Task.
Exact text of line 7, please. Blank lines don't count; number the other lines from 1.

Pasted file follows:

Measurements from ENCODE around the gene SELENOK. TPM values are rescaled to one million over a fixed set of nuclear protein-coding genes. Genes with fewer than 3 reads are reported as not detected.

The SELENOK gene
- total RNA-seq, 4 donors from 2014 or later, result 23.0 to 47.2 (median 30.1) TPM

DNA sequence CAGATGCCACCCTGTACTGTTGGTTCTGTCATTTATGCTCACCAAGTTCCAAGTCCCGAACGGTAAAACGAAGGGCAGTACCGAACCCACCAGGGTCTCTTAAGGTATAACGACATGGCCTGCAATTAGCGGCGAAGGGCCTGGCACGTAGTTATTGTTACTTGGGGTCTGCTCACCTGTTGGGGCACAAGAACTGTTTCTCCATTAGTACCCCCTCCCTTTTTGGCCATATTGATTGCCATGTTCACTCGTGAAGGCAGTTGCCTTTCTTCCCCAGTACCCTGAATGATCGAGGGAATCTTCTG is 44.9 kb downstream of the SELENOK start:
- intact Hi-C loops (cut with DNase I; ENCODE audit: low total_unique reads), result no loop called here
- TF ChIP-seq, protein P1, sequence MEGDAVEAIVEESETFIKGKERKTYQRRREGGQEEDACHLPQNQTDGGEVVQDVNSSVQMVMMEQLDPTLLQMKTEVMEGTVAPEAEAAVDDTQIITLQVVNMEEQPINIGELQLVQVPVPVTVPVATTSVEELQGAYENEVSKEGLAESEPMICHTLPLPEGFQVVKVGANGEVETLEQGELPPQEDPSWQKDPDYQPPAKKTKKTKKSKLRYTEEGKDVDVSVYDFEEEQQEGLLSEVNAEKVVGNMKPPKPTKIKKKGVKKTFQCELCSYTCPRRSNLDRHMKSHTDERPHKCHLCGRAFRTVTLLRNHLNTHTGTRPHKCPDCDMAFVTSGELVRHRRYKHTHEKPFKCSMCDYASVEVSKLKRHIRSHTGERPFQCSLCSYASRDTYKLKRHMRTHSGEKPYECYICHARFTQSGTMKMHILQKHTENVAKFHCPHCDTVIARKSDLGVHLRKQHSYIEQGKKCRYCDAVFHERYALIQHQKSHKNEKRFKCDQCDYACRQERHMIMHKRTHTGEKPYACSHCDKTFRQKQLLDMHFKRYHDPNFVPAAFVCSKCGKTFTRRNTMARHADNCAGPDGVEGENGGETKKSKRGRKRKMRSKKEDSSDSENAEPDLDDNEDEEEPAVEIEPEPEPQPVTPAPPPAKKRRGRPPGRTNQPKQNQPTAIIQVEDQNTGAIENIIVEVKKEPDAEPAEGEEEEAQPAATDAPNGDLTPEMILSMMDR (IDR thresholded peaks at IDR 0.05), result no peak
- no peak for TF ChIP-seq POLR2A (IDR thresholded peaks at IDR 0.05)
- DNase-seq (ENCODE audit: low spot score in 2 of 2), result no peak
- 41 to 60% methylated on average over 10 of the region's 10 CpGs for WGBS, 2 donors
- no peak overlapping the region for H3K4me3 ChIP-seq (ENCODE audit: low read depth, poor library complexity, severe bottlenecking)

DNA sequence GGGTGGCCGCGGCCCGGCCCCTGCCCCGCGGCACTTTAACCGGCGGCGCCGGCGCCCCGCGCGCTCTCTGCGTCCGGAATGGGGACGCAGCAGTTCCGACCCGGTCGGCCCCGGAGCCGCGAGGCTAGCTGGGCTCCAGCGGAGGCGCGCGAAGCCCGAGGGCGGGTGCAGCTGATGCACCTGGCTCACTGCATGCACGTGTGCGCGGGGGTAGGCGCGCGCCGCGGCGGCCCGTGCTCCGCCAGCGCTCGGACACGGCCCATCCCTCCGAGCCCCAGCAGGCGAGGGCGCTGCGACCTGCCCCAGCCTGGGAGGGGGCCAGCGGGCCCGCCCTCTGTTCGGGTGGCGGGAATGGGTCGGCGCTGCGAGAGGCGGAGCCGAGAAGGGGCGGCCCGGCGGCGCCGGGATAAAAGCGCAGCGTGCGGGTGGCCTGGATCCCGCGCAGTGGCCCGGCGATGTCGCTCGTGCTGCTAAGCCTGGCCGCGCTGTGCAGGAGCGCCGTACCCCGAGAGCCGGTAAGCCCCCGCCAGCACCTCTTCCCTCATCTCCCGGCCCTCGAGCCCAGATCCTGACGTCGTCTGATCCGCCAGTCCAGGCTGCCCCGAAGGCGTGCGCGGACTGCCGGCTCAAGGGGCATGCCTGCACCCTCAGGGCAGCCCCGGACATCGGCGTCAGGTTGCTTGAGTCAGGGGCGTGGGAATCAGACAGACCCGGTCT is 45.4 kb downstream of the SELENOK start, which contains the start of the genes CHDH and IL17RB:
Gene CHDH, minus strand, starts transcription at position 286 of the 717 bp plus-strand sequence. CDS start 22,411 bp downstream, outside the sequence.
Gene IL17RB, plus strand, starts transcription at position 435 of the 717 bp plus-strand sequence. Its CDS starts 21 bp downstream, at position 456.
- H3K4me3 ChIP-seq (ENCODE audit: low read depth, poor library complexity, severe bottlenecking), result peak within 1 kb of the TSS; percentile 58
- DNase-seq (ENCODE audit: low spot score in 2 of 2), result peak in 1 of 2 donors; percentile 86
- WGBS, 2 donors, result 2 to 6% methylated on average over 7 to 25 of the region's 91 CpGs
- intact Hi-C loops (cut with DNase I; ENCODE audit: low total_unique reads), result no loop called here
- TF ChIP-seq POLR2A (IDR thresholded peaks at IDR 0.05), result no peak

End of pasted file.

- no peak for TF ChIP-seq POLR2A (IDR thresholded peaks at IDR 0.05)